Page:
Gunrunner gets probation after trying to import 250 guns

Gunrunner gets probation after trying to import 250 guns

A little over a year after he was convicted of illegally importing nearly 250 guns, a money-obsessed young gun smuggler has already been granted a one-day probation.

“These kinds of weapons are currently found on our streets, in the hands of our young people. It’s a metropolitan scourge,” the Parole Board of Canada said. [CLCC]Friday on William Rainville’s file.

At the same time, the commissioners commended the 25-year-old criminal’s recent rehabilitation efforts to get him out of the four walls of his cell and into a transitional home.

The Canada-US border crossed William Rainville's Dundee estate in Montérégie.

Photo Martin Alari

The Canada-US border crossed William Rainville’s Dundee estate in Montérégie.

Rainville, a former financial advisor at Desjardins, was sentenced to five years in prison last summer in connection with an impressive seizure of gun corpses at the border.

Unaware that he was being spied on by the Royal Canadian Mounted Police (RCMP), he crossed the Canada-US border six times on his property, pulling a sled loaded with hockey bags.

A portion of 248 Glock-type Polymer80 carcasses hidden in sacks and seized by the Royal Canadian Mounted Police on March 5, 2021.

Photo provided by RCMP

A portion of 248 Glock-type Polymer80 carcasses hidden in sacks and seized by the Royal Canadian Mounted Police on March 5, 2021.

The supply was stuffed in the pockets, but Rainville vowed Friday he didn’t know they were Glock-like Polymer80 parts without a serial number. Similar weapons are regularly found by police in Montreal shootings.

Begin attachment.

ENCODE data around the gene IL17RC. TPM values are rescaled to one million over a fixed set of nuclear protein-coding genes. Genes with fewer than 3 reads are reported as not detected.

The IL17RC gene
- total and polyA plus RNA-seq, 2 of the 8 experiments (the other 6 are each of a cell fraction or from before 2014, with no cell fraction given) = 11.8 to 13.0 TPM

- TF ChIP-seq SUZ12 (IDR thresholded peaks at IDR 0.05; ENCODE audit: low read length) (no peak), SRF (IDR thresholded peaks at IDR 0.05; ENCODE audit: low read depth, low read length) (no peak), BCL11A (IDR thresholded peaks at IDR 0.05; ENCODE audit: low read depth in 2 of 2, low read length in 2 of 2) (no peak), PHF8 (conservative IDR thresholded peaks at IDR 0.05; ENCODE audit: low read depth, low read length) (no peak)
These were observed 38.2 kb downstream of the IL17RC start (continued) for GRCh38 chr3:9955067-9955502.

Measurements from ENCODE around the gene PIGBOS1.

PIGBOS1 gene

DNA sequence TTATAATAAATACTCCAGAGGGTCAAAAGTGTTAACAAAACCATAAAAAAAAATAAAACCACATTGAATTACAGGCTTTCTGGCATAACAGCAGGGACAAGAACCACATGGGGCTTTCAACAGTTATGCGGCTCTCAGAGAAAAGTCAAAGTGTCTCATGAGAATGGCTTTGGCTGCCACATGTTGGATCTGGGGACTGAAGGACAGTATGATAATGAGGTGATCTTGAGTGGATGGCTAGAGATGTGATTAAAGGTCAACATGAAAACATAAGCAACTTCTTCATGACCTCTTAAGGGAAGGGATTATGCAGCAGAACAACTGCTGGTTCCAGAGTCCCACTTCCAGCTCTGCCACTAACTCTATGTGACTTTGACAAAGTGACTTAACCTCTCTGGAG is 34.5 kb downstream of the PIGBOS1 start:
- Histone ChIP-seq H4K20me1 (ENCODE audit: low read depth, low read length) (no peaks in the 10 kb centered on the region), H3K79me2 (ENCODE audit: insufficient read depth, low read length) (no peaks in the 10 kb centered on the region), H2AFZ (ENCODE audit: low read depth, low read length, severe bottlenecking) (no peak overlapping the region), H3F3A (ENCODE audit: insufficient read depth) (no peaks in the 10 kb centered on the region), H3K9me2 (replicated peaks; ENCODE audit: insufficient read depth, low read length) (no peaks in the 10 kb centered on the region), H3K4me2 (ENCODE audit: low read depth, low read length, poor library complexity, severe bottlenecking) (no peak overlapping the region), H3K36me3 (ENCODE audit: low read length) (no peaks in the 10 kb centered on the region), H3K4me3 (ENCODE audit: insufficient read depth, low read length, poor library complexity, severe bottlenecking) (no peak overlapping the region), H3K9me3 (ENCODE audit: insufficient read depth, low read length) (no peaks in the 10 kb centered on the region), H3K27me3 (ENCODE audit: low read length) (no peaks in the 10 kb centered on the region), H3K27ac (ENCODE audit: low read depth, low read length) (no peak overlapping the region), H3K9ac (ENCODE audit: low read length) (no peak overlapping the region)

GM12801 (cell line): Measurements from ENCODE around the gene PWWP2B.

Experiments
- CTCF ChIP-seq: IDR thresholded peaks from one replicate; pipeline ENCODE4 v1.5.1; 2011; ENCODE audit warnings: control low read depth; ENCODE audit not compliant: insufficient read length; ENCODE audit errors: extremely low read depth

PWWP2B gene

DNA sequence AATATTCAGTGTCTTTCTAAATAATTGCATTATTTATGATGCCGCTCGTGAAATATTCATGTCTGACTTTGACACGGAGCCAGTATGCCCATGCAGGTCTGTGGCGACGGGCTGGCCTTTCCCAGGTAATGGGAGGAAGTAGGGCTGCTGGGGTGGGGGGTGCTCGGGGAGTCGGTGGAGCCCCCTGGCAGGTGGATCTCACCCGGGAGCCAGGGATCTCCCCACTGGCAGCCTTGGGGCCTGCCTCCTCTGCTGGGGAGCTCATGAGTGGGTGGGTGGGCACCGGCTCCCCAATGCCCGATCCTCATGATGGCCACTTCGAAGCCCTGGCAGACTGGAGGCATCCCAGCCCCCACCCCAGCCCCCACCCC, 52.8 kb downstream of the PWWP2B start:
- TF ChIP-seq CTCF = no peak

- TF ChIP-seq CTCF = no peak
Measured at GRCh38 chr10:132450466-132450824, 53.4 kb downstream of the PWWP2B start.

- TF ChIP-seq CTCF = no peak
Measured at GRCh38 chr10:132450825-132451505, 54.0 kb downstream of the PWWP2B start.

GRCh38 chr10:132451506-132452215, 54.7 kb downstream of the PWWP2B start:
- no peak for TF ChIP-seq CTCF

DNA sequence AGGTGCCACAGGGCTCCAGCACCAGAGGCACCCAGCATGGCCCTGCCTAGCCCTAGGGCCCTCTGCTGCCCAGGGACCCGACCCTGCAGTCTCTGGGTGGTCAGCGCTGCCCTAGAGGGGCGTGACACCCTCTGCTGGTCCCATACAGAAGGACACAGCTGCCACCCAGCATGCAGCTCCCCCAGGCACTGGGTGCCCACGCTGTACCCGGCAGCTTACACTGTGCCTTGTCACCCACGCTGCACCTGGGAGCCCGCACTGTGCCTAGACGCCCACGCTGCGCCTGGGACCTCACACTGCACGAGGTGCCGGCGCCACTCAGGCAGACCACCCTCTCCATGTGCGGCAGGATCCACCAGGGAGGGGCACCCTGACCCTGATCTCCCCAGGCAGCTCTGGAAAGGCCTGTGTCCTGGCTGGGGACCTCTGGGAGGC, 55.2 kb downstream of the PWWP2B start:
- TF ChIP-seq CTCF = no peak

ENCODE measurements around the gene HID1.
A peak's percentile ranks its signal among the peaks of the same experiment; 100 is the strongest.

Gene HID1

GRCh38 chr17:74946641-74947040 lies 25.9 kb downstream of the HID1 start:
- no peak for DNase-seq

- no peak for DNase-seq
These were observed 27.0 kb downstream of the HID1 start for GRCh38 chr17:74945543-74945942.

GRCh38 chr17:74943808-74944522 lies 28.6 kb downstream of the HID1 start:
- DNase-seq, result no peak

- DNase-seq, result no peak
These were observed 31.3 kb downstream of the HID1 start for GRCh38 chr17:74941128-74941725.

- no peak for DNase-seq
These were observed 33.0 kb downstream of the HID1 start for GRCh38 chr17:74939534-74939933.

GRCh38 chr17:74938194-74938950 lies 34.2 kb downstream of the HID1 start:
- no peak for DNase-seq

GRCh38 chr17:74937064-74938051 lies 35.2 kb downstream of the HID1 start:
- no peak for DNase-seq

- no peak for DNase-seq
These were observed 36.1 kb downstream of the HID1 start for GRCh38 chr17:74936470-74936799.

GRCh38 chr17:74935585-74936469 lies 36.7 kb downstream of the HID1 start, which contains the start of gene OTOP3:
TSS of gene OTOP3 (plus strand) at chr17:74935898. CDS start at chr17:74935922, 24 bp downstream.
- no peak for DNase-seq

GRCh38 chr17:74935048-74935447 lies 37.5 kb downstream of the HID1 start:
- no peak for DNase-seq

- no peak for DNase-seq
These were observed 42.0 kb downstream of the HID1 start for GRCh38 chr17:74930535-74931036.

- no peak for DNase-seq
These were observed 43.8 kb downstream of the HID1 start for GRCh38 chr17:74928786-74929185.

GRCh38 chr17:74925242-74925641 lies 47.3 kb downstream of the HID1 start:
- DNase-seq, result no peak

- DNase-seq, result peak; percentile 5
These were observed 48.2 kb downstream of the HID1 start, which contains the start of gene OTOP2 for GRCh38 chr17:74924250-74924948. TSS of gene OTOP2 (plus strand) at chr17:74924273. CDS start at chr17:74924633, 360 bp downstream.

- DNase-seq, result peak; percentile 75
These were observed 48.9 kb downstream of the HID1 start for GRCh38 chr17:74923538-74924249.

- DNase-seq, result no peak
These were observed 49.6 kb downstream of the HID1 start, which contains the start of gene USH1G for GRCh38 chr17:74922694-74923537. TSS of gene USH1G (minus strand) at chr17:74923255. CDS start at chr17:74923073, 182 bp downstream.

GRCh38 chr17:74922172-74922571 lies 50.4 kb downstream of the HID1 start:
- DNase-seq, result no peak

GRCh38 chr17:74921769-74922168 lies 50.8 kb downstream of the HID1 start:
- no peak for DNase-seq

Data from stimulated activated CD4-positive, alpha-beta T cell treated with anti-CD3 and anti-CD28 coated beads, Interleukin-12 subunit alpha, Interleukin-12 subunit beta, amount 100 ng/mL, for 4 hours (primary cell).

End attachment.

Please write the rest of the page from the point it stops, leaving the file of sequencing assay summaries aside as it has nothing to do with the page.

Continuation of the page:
“When I opened the bags I said wow! ‘ he asserted during his hearing, adding that he wanted money for a real estate ‘flip’.

A portion of 248 Glock-type Polymer80 carcasses hidden in sacks and seized by the Royal Canadian Mounted Police on March 5, 2021.

Photo provided by RCMP

A portion of 248 Glock-type Polymer80 carcasses hidden in sacks and seized by the Royal Canadian Mounted Police on March 5, 2021.

Rainville insisted on his upbringing and flawless journey up to his arrest, blaming his setbacks primarily on his self-esteem, which had been “shattered” by a separation and suspension from his job at the time.

The smuggler then claimed that if he got involved in this arms import scheme, it was because of a long-standing “bad company” that had affected him badly. Obviously trying to present a good picture of himself, the trafficker explained that this person had to repay him a $7,000 loan.

He was then offered the opportunity to smuggle contraband through his home in Dundee, near the border, which would allow Rainville to recover a sum of $30,000 as a bonus.

“I’m not the head of the network,” he insisted, expressing little felt regret, a bit like a memorized text.

He then, glancing intermittently at his notes, explained that he had acted out of greed to “satisfy his need for approval” and would now turn the page. A tirade ensued in which he said he had conducted an introspection, using terms more commonly found in speaker accounts than in everyday language.

“I think I’m ready, it’s the right time to go out,” he assured the commissioners, adding he wanted to “stay humble”.

And the fact that he broke prison rules by smoking cannabis once while in detention doesn’t change that, he said.

After deliberation, and even if “the changes observed are recent and the work is far from complete,” the commissioners concluded that after hearing him, Rainville could indeed get his parole.

He has to live in a temporary home and his phone and financial records are being checked. During this time he is not allowed to meet with criminals.

– With Valerie Gonthier

Do you have any information about this story that you would like to share with us?

Do you have a scoop that might be of interest to our readers?

Write to us or call us directly at 1-800-63SCOOP.